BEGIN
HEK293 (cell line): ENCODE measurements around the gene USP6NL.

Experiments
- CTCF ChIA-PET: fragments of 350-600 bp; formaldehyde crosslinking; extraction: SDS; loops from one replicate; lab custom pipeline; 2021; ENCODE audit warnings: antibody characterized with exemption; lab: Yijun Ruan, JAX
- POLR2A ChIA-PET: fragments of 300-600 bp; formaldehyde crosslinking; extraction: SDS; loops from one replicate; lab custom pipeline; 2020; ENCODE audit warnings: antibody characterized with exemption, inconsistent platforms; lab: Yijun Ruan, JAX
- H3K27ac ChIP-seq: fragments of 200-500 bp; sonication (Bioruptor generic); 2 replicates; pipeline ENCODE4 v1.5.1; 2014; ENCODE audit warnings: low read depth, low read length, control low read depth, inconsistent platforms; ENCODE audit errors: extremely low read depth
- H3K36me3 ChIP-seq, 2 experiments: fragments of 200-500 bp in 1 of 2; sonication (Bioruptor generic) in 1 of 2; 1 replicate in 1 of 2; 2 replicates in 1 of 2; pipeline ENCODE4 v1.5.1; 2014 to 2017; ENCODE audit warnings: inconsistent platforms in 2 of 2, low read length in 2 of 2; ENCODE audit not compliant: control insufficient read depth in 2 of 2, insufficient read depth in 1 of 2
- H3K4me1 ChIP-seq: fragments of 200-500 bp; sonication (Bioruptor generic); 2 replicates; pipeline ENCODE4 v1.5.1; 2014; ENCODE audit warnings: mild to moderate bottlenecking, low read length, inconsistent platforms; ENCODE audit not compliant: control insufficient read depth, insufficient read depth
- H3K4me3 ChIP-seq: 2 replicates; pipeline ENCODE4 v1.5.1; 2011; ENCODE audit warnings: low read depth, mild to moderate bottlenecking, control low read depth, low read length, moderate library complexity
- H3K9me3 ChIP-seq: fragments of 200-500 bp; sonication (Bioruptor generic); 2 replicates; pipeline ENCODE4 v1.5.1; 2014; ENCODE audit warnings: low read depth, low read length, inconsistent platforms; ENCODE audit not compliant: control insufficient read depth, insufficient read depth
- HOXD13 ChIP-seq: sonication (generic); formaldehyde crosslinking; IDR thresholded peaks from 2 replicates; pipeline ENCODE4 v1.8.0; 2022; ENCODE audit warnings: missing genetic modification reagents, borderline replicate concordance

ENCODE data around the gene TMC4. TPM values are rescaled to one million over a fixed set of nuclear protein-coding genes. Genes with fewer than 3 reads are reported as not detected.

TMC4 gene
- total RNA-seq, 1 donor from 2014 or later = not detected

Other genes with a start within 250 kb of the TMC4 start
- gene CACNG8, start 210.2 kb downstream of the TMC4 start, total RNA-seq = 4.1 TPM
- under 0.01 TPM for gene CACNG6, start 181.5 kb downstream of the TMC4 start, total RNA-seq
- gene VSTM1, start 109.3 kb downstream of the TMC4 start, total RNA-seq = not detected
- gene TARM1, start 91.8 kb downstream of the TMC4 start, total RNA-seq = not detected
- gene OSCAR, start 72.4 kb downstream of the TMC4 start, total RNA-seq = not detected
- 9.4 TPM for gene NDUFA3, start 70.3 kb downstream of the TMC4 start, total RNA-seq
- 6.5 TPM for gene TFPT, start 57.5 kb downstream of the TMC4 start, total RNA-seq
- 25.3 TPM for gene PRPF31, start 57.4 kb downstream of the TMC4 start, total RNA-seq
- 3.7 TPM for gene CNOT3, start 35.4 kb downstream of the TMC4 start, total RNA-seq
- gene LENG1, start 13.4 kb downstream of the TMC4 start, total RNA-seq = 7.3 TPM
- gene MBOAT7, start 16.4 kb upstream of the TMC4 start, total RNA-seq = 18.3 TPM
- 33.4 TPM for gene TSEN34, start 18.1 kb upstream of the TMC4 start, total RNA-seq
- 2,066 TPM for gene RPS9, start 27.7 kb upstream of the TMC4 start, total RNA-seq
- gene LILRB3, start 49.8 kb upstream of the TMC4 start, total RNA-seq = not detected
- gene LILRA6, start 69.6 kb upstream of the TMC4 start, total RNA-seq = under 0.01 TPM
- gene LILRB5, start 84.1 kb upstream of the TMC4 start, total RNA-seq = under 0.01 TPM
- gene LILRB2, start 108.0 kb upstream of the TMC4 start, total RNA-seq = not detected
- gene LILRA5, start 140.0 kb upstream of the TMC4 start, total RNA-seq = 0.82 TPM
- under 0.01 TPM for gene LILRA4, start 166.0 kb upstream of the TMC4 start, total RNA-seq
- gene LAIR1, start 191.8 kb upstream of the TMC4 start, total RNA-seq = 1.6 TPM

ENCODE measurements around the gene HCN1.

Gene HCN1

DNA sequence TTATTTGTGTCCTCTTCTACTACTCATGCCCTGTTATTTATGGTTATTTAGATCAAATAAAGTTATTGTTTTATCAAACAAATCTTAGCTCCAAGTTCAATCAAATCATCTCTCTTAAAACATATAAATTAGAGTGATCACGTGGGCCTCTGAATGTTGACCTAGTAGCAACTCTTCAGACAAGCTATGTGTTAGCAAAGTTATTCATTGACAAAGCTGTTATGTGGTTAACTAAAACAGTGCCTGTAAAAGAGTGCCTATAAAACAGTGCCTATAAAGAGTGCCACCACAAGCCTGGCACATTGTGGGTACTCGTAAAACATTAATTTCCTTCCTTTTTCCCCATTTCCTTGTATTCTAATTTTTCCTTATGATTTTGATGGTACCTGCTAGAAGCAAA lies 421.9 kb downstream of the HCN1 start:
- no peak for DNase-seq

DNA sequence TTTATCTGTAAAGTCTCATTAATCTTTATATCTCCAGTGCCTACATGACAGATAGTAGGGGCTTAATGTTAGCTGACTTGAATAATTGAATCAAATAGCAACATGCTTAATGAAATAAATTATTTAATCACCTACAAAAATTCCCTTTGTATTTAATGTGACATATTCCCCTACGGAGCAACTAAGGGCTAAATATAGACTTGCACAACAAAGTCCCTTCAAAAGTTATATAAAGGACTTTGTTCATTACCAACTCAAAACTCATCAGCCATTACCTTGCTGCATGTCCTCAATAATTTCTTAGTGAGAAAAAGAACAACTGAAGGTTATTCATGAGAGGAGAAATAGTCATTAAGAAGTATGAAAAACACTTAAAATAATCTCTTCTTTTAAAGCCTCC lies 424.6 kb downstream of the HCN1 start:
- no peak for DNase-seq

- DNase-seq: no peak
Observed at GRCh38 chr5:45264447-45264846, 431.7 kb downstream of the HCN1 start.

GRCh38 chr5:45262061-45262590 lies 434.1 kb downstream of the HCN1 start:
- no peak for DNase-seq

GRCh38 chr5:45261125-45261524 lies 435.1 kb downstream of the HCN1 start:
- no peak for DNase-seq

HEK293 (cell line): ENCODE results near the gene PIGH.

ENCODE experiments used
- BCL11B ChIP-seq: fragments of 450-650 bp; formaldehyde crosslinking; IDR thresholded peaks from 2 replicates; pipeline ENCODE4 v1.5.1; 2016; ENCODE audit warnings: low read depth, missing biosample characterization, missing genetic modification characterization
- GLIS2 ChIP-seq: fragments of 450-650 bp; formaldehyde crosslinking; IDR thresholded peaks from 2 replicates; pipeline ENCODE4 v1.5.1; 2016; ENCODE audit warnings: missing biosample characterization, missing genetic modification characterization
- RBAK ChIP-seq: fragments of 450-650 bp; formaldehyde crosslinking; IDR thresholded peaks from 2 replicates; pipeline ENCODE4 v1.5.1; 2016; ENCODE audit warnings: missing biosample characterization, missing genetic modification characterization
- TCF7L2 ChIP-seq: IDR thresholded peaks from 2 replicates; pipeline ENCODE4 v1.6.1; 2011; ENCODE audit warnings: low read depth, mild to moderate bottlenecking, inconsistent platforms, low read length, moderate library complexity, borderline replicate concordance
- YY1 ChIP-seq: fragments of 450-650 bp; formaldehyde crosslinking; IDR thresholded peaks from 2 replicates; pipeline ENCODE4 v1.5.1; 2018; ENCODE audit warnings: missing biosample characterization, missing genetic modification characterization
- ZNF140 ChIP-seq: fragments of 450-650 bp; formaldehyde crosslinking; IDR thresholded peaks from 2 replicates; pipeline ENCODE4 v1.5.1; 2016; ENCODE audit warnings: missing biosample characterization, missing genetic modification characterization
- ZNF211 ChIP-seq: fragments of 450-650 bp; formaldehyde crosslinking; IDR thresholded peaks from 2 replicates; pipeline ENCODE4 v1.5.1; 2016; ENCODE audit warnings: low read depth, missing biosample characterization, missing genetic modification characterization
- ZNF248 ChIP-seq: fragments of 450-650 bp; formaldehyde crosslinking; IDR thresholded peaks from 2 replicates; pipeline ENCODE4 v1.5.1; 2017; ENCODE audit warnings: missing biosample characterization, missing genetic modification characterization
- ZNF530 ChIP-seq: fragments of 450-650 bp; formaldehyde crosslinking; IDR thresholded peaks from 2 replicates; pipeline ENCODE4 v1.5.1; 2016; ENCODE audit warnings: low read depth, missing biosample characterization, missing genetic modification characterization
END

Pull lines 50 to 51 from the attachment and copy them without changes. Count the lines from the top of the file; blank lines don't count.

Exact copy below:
- GLIS2 ChIP-seq: fragments of 450-650 bp; formaldehyde crosslinking; IDR thresholded peaks from 2 replicates; pipeline ENCODE4 v1.5.1; 2016; ENCODE audit warnings: missing biosample characterization, missing genetic modification characterization
- RBAK ChIP-seq: fragments of 450-650 bp; formaldehyde crosslinking; IDR thresholded peaks from 2 replicates; pipeline ENCODE4 v1.5.1; 2016; ENCODE audit warnings: missing biosample characterization, missing genetic modification characterization